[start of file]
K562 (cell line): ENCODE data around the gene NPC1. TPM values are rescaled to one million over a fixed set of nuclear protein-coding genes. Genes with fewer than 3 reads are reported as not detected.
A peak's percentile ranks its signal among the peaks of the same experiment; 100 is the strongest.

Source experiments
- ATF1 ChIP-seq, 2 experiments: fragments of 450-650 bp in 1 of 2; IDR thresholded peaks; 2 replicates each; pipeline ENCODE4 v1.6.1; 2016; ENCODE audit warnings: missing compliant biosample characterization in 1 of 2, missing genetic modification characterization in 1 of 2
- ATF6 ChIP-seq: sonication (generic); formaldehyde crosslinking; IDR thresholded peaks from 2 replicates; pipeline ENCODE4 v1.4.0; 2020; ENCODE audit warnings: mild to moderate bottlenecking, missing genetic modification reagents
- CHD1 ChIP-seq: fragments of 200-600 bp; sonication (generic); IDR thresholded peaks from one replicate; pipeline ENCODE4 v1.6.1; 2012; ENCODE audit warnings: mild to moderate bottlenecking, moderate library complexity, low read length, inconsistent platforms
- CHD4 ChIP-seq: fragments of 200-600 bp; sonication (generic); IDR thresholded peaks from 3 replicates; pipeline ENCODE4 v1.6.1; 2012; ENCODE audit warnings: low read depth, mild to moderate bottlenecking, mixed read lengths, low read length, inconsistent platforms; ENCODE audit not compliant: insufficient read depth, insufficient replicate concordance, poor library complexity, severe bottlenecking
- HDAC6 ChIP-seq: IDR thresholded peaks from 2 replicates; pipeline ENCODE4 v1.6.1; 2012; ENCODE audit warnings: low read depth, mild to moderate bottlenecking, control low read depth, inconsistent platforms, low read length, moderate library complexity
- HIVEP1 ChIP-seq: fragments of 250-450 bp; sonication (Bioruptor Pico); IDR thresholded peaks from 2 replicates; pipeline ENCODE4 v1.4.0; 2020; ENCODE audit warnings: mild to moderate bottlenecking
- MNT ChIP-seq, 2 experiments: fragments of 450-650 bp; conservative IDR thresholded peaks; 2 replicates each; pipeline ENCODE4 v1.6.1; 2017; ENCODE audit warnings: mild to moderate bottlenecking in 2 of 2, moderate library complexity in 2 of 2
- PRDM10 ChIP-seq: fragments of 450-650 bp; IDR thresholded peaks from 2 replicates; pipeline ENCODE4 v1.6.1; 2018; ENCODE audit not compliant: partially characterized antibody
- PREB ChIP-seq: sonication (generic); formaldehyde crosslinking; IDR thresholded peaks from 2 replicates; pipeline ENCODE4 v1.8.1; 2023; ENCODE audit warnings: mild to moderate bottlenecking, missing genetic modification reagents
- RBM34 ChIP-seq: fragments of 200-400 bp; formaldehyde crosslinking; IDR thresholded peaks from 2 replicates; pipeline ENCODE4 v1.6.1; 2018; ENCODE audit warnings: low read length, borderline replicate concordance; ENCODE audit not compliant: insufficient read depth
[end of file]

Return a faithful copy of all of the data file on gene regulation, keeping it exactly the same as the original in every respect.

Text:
K562 (cell line): ENCODE data around the gene NPC1. TPM values are rescaled to one million over a fixed set of nuclear protein-coding genes. Genes with fewer than 3 reads are reported as not detected.
A peak's percentile ranks its signal among the peaks of the same experiment; 100 is the strongest.

Source experiments
- ATF1 ChIP-seq, 2 experiments: fragments of 450-650 bp in 1 of 2; IDR thresholded peaks; 2 replicates each; pipeline ENCODE4 v1.6.1; 2016; ENCODE audit warnings: missing compliant biosample characterization in 1 of 2, missing genetic modification characterization in 1 of 2
- ATF6 ChIP-seq: sonication (generic); formaldehyde crosslinking; IDR thresholded peaks from 2 replicates; pipeline ENCODE4 v1.4.0; 2020; ENCODE audit warnings: mild to moderate bottlenecking, missing genetic modification reagents
- CHD1 ChIP-seq: fragments of 200-600 bp; sonication (generic); IDR thresholded peaks from one replicate; pipeline ENCODE4 v1.6.1; 2012; ENCODE audit warnings: mild to moderate bottlenecking, moderate library complexity, low read length, inconsistent platforms
- CHD4 ChIP-seq: fragments of 200-600 bp; sonication (generic); IDR thresholded peaks from 3 replicates; pipeline ENCODE4 v1.6.1; 2012; ENCODE audit warnings: low read depth, mild to moderate bottlenecking, mixed read lengths, low read length, inconsistent platforms; ENCODE audit not compliant: insufficient read depth, insufficient replicate concordance, poor library complexity, severe bottlenecking
- HDAC6 ChIP-seq: IDR thresholded peaks from 2 replicates; pipeline ENCODE4 v1.6.1; 2012; ENCODE audit warnings: low read depth, mild to moderate bottlenecking, control low read depth, inconsistent platforms, low read length, moderate library complexity
- HIVEP1 ChIP-seq: fragments of 250-450 bp; sonication (Bioruptor Pico); IDR thresholded peaks from 2 replicates; pipeline ENCODE4 v1.4.0; 2020; ENCODE audit warnings: mild to moderate bottlenecking
- MNT ChIP-seq, 2 experiments: fragments of 450-650 bp; conservative IDR thresholded peaks; 2 replicates each; pipeline ENCODE4 v1.6.1; 2017; ENCODE audit warnings: mild to moderate bottlenecking in 2 of 2, moderate library complexity in 2 of 2
- PRDM10 ChIP-seq: fragments of 450-650 bp; IDR thresholded peaks from 2 replicates; pipeline ENCODE4 v1.6.1; 2018; ENCODE audit not compliant: partially characterized antibody
- PREB ChIP-seq: sonication (generic); formaldehyde crosslinking; IDR thresholded peaks from 2 replicates; pipeline ENCODE4 v1.8.1; 2023; ENCODE audit warnings: mild to moderate bottlenecking, missing genetic modification reagents
- RBM34 ChIP-seq: fragments of 200-400 bp; formaldehyde crosslinking; IDR thresholded peaks from 2 replicates; pipeline ENCODE4 v1.6.1; 2018; ENCODE audit warnings: low read length, borderline replicate concordance; ENCODE audit not compliant: insufficient read depth